LOCAL ELECTIONS 2012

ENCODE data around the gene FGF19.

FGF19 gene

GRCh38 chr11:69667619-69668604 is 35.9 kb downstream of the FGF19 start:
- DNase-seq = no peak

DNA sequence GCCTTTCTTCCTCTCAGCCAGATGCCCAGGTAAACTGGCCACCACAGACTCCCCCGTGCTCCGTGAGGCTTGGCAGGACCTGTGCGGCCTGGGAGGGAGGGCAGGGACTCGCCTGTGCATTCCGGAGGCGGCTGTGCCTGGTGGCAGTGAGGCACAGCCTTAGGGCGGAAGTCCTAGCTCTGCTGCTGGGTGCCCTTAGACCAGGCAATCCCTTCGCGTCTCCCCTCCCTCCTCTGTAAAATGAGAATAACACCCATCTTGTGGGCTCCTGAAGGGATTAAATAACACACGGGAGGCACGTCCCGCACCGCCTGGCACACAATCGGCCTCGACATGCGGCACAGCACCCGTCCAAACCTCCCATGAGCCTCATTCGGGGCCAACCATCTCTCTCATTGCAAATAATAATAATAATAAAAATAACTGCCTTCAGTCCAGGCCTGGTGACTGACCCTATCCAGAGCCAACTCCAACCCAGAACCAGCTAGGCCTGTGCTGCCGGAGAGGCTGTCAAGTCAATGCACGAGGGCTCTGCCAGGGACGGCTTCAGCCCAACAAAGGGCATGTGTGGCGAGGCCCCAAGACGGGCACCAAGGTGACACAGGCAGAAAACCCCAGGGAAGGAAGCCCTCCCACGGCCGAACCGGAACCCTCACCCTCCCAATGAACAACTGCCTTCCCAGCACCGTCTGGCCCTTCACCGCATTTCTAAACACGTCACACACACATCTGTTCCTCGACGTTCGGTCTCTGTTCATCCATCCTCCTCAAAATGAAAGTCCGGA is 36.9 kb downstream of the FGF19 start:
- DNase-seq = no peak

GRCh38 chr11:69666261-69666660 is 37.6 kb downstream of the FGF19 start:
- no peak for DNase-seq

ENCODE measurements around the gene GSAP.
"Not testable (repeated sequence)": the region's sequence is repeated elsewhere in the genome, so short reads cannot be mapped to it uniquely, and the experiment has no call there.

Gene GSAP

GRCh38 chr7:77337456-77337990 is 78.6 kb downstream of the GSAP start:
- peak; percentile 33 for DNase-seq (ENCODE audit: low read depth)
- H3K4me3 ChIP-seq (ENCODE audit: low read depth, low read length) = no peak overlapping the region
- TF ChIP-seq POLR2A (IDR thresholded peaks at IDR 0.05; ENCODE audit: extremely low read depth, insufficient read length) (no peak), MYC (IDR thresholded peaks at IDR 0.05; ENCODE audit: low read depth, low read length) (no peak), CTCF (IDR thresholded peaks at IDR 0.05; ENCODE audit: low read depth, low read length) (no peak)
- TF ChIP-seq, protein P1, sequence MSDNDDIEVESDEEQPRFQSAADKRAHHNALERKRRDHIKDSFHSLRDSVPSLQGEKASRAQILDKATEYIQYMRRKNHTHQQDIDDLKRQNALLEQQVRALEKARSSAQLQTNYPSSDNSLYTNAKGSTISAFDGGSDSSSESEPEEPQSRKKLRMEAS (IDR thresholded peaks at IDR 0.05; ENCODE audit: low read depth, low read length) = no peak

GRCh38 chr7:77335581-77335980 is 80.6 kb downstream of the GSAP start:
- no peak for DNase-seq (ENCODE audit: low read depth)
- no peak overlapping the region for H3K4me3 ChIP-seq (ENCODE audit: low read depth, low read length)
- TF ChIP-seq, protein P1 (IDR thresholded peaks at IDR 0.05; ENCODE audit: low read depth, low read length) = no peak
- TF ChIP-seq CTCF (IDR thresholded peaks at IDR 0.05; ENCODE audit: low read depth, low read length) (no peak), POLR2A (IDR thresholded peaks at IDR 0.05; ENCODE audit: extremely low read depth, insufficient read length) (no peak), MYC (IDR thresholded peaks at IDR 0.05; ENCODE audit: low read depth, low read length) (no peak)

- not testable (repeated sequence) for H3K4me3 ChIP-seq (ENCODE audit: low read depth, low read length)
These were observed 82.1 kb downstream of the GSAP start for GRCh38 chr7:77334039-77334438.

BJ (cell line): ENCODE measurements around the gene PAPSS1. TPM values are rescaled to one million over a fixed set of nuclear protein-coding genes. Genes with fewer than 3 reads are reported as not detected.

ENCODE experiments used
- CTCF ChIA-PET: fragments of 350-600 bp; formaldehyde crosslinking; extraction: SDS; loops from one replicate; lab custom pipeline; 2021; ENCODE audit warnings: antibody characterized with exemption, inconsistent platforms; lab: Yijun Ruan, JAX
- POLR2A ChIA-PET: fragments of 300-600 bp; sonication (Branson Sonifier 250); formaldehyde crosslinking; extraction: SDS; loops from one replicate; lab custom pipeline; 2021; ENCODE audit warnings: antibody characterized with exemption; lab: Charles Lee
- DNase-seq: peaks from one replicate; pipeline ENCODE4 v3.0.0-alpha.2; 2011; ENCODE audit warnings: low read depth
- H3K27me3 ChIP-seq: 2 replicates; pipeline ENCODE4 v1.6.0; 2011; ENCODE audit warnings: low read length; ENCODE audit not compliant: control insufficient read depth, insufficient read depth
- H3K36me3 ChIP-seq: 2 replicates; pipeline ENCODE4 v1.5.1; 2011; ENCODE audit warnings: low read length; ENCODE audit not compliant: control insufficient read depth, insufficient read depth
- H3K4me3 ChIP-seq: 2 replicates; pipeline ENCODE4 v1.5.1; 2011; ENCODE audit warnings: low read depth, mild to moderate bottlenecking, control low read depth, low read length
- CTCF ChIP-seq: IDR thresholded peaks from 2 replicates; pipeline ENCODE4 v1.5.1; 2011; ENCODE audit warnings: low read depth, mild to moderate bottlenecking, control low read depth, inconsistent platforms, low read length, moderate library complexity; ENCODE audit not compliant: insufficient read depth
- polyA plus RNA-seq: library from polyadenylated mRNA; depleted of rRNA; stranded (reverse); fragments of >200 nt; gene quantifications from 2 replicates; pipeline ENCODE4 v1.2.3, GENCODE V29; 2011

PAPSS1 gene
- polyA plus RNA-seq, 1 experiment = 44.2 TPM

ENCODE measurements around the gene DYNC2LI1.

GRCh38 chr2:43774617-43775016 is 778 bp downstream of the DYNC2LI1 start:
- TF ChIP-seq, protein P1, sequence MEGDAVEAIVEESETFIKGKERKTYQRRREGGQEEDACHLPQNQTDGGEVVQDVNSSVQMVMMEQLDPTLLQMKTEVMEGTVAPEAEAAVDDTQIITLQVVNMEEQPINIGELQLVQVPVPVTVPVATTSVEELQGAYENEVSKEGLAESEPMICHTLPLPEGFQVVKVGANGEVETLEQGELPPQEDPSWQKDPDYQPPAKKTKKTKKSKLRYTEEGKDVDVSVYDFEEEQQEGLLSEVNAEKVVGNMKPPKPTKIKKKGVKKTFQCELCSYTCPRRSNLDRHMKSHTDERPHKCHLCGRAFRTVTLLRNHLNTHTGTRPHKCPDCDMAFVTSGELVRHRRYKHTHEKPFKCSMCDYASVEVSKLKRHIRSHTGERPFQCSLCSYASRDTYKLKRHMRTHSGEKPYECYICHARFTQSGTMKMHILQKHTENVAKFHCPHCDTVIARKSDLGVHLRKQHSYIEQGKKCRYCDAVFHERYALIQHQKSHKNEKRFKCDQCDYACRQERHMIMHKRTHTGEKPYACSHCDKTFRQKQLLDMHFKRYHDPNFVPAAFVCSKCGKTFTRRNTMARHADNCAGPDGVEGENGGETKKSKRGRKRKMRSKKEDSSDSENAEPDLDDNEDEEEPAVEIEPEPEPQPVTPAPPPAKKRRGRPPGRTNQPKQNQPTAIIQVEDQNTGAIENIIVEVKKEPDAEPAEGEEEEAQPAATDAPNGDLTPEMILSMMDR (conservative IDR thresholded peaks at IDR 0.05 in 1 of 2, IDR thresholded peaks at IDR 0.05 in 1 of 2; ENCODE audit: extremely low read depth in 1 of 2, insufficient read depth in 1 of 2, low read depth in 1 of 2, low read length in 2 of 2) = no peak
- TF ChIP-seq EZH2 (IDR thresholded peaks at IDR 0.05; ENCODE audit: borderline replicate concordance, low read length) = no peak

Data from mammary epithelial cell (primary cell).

The big contest, looming over the rest of the electoral landscape this May, is the election for Mayor of London. The Mayoralty is powerful, London is politically marginal territory, polls so far suggest that the race will be close and as in 2008 Ken Livingstone and Boris Johnson are both strong personalities, so there is reason even apart from the media’s metropolitan bias to concentrate on this election. It is very difficult to call, and may come down to events during the London campaign. Johnson is a lot more viable as a candidate in London than a generic Conservative – if it were purely about national party support, Labour would walk the election because they have a 16-point lead over the Tories. Labour’s general strength in London may show through more in the Assembly elections, where Labour should become the largest party for the first time in the Assembly’s history. This has few consequences for policy, because the Mayor decides, but Labour would find it particularly satisfying to knock out Brian Coleman in Barnet & Camden. The BNP won an Assembly seat in 2008 but are unlikely to do so this year; the Greens and Lib Dems should get representation. (Update 4/2012: UKIP also stands a good chance of qualifying for a list seat). The London contest might attract most of the attention a large proportion of the rest of the country will also have local elections. Every seat in Scotland and Wales (except for the Isle of Anglesey) is up for election, as are a third of the seats in each of the 36 metropolitan boroughs and some unitary and district councils, mostly in the larger urban areas. A few councils will have half or all of their members being elected this year – the English local election calendar is not straightforward. When assessing gains and losses in local elections, it is important to look at the areas where the elections will happen, and the political climate last time the seats were contested. The seats this time are more urban than in 2011, when Labour did well in the cities but did not make much of an impact in suburban and rural areas. The political climate in 2008 was catastrophic for Labour and it was the peak Conservative performance in any recent set of local elections. Labour should be winning back fairly large numbers of seats. Opinion poll ratings at the time of recent local elections % 2007 2008 2009 2010 2011 2012 Con 37 44 40 36 36 36 (33) Lab 32 26 24 29 41 41 (42) LD 18 17 18 23 10 12 (8) Others 14 13 19 12 13 11 (17)  (2012 column: first...

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